Two more Muslim women in Michigan are facing charges that they subjected their daughters to genital mutilation, which is customary among some Muslims. The two mothers were indicted on June 21 in a US District Court in Detroit before Judge Bernard Friedman. They are accused of participating in an ever-widening conspiracy in which their respective daughters’ genitalia were allegedly mutilated by a female Muslim physician.
 
Oakland County residents Farida Arif and Fatema Dahodwala were indicted on charges of genital mutilation conspiracy and female genital mutilation. Dahodwala also was accused of lying to investigators. They were ordered to wear GPS tethers but were released on $10,000 unsecured bonds. Neither of the women are American citizens. As a precaution, they were ordered to surrender their passports, which were issued by India. In addition, the two women were ordered to refrain from any contact with witnesses, co-defendants, or alleged victims, except for their respective daughters.
 
The alleged victims include two previously disclosed girls aged seven from Minnesota, and four Michigan girls ages 8-12. Prosecutors believe that as many as 100 victims. The conspiracy is believed to have started in 2005 among six people participating. They included Dr. Jumana Nagarwala of Northville. She alleged to have mutilated the girls’ genitalia at the Burhani Medical Clinic in Livonia, a suburb of Detroit.
 
Owned by Dr. Fakhruddin Attar of Farmington Hills, it was operated by his wife, Dr. Farida Attar. Nagarwala and the Attars were already charged in the case alongside Tahera Shafiq, a resident of Farmington Hills MI.
 
Attorneys defending Arif and Dahodwala claim that the girls were merely subjected to a benign religious procedure. Federal procutors disagreed with the defense. For example, Assitant US Attorney Sara Woodward said during a previous court hearing, “Their pants and underwear were removed ... and Dr. Nagarwala approached with a sharp tool to cut their genitals.”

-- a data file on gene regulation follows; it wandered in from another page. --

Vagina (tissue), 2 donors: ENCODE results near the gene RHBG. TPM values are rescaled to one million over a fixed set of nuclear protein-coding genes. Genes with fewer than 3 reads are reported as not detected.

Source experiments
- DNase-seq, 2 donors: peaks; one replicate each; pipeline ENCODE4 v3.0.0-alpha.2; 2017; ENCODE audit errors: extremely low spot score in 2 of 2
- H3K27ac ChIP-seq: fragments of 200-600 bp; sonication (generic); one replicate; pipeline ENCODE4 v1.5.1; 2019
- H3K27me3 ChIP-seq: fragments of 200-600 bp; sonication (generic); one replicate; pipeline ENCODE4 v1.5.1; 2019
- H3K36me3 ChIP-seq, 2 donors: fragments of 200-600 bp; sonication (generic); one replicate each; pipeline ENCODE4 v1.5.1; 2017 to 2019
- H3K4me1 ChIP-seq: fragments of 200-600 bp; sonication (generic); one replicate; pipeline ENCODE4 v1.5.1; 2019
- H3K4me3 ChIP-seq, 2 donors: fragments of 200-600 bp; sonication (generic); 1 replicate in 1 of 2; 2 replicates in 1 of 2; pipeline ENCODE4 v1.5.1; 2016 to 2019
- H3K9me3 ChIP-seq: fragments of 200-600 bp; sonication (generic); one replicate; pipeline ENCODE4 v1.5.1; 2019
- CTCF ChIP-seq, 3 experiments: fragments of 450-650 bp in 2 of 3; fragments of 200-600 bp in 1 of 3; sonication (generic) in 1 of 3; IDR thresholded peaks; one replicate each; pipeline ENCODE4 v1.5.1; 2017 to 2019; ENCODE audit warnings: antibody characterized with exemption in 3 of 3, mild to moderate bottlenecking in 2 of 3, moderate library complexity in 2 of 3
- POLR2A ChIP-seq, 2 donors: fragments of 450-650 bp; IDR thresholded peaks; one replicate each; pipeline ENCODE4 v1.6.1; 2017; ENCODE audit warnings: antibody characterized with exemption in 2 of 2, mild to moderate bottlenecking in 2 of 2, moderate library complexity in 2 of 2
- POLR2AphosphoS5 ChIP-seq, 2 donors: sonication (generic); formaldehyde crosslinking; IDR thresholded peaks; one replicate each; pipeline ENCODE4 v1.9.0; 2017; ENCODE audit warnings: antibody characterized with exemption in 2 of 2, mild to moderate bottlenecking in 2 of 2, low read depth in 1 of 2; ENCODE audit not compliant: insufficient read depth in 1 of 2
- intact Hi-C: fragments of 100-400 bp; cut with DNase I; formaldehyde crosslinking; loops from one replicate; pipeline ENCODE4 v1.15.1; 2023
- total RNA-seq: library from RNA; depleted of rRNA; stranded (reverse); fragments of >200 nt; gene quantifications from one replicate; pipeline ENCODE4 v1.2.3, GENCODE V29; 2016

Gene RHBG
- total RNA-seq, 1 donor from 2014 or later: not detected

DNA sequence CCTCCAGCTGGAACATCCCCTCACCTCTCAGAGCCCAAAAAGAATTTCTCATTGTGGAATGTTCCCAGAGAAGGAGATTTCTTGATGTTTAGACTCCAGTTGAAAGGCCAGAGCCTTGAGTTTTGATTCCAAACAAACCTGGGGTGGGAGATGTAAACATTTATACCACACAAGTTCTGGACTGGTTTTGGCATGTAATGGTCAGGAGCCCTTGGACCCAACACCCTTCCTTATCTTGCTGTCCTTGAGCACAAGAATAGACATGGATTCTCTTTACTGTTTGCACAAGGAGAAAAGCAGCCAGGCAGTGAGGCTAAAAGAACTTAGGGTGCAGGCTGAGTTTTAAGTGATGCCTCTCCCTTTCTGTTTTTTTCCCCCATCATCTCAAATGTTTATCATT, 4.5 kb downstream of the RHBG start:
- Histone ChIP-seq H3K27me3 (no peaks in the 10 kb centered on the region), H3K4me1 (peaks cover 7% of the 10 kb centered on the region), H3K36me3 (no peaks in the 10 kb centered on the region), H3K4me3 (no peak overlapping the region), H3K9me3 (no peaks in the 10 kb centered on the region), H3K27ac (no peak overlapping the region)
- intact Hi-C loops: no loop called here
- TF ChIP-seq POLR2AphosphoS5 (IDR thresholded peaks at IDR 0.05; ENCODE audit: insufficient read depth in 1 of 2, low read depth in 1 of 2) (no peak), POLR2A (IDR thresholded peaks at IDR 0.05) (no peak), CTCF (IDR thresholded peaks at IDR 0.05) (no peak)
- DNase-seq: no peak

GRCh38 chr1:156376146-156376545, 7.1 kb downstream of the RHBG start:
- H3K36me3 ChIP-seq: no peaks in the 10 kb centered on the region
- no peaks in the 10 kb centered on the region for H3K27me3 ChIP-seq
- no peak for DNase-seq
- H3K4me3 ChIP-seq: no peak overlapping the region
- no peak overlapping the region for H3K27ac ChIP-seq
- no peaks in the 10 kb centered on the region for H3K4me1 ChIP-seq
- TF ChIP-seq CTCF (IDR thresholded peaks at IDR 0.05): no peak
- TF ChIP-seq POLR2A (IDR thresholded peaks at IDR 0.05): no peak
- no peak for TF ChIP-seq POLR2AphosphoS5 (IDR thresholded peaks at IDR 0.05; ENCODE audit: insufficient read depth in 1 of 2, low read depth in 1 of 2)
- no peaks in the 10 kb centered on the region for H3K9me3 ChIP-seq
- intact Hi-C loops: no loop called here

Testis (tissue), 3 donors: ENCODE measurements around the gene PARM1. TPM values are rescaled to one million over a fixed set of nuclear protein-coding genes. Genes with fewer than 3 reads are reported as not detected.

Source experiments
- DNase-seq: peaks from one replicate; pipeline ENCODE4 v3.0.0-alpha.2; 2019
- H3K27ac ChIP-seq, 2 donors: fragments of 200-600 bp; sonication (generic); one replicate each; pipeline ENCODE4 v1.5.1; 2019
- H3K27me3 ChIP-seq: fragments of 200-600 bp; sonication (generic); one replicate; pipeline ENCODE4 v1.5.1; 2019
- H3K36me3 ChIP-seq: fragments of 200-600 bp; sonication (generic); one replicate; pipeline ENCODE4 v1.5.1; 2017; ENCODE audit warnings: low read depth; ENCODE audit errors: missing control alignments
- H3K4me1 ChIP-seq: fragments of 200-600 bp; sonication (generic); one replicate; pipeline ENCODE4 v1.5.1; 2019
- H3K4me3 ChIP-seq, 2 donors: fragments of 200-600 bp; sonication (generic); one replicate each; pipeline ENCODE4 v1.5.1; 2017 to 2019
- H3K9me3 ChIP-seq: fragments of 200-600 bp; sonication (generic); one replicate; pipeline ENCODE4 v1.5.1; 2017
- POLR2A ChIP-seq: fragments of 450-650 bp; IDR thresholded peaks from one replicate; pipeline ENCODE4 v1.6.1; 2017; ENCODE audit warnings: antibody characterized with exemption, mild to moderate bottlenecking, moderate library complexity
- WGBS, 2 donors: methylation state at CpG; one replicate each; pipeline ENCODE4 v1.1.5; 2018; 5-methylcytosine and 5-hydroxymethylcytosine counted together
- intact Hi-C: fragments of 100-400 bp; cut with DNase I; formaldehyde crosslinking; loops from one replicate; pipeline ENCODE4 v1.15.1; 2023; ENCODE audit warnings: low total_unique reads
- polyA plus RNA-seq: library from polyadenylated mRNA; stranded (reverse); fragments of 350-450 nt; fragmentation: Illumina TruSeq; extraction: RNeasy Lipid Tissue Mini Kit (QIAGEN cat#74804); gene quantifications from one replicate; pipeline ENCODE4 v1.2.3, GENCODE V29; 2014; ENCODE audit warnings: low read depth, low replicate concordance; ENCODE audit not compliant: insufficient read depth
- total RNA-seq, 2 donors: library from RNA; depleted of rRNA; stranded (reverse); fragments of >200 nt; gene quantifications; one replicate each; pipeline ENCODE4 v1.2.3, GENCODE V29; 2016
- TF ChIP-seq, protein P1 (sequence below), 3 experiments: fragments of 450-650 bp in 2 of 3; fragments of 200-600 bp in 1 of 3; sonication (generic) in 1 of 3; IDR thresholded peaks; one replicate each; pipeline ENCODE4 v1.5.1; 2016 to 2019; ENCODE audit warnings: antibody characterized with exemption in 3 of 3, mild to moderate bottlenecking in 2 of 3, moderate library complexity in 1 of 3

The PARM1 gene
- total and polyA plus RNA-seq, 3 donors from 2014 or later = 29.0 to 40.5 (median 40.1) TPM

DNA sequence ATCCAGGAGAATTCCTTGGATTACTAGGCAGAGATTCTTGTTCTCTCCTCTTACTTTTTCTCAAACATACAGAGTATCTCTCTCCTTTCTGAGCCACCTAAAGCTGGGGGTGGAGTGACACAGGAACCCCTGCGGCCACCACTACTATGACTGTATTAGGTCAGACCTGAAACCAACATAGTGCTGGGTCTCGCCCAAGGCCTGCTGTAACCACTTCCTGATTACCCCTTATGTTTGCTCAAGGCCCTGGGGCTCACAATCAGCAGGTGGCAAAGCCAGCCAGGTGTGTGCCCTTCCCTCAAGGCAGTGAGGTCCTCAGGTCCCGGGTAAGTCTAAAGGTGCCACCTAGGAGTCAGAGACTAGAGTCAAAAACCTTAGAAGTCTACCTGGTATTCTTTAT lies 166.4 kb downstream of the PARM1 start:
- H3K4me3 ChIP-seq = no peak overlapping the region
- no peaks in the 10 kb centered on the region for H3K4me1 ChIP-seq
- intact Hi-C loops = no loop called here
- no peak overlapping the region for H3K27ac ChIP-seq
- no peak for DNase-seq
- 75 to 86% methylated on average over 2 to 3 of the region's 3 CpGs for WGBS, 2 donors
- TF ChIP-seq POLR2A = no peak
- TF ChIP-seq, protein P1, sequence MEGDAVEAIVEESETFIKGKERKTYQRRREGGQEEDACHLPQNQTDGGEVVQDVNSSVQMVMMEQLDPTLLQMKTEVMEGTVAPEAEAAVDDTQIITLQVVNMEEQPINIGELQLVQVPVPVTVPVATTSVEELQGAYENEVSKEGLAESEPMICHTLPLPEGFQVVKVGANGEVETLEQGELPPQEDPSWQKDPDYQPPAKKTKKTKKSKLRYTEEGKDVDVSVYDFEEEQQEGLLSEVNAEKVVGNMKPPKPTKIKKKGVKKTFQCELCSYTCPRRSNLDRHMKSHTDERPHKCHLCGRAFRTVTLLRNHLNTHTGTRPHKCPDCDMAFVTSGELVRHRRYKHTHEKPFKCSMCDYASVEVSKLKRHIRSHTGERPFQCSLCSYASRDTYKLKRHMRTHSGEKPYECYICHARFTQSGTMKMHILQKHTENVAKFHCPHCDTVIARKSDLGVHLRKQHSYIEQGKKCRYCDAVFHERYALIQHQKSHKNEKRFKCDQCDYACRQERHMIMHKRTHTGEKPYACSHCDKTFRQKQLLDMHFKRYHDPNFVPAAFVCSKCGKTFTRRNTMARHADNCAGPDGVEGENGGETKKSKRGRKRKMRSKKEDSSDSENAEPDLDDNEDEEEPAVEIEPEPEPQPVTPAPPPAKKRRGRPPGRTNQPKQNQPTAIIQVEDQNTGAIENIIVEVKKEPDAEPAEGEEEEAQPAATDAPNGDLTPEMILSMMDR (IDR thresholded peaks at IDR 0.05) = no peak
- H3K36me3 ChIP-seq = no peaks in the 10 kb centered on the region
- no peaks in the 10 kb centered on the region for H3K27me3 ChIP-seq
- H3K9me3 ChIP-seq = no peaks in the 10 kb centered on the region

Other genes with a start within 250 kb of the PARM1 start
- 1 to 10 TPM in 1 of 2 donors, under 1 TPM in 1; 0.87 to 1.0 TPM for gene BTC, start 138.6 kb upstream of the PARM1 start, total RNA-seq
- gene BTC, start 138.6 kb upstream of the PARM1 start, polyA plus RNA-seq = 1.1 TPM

Arif and Dahodwala belong to a Muslim sect known as Dawoodi Bohra. Critics have described  genital mutilation as a practice that is intended to reduce sexual pleasure, minimize female sexuality, and curb promiscuity, according to court records. According to the World Health Organization, female genital mutilation (FGM) has not has no health benefits for girls and women. 
 
The indictment describes a key date in the alleged conspiracy in May 2015.
 
On May 30 of that year, prosecutors say Farida Attar arrived at the Burhani Medical Clinic so that Dr. Nagarwala could mutilate the genitals of a girl aged approximately seven years. Arif brought the girl, say prosecutors. Dr. Nagarwala allegedly mutilated another girl from Michigan approximately one year later; that girl was approximately seven years old, according to the indictment. Prosecutors contend that the incident took place between June and September 2016 and that Dahodwala caused the girl to undergo the procedure.
 
One of the victims told FBI investigators that Dr. Nagarwala  “pinched” her on the “place (where) she goes pee.’ ” A court filing indicated that subsequent medical examinations showed the girl’s genitals did not appear normal and a section had been altered or removed. Small healing lacerations and scar tissue were also noticed. 

The court document defines female genital mutilation as follows:

"a. Type 1: Often referred to as clitoridectomy, this is the partial or total removal of the clitoris (a small, sensitive and erectile part of the female genitals), and in very rare cases, only the prepuce (the fold of the skin surrounding the clitoris);
b. Type 2: Often referred to as excision, this is the partial or total removal of the clitoris and the labia minora (the inner folds of the vulva), with or without the excision of the labia majora (the outer folds of skin of the vulva);
c. Type 3: Often referred to as infibulation, this is the narrowing of the vaginal opening through the creation of a covering seal. The seal is formed by cutting and repositioning the labia minora, or labia majora, sometimes through stitching, with or without removal of the clitoris (clitoridectomy); and
d; Type 4: This includes all other harmful procedures to the female genitalia for non-medical purposes, e.g. pricking, piercing, incising, scraping and cauterizing the genital area."

 

 

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Spero News writer Martin Barillas is a former US diplomat, who also worked as a democracy advocate and election observer in Latin America. His first novel 'Shaken Earth', is available at Amazon.

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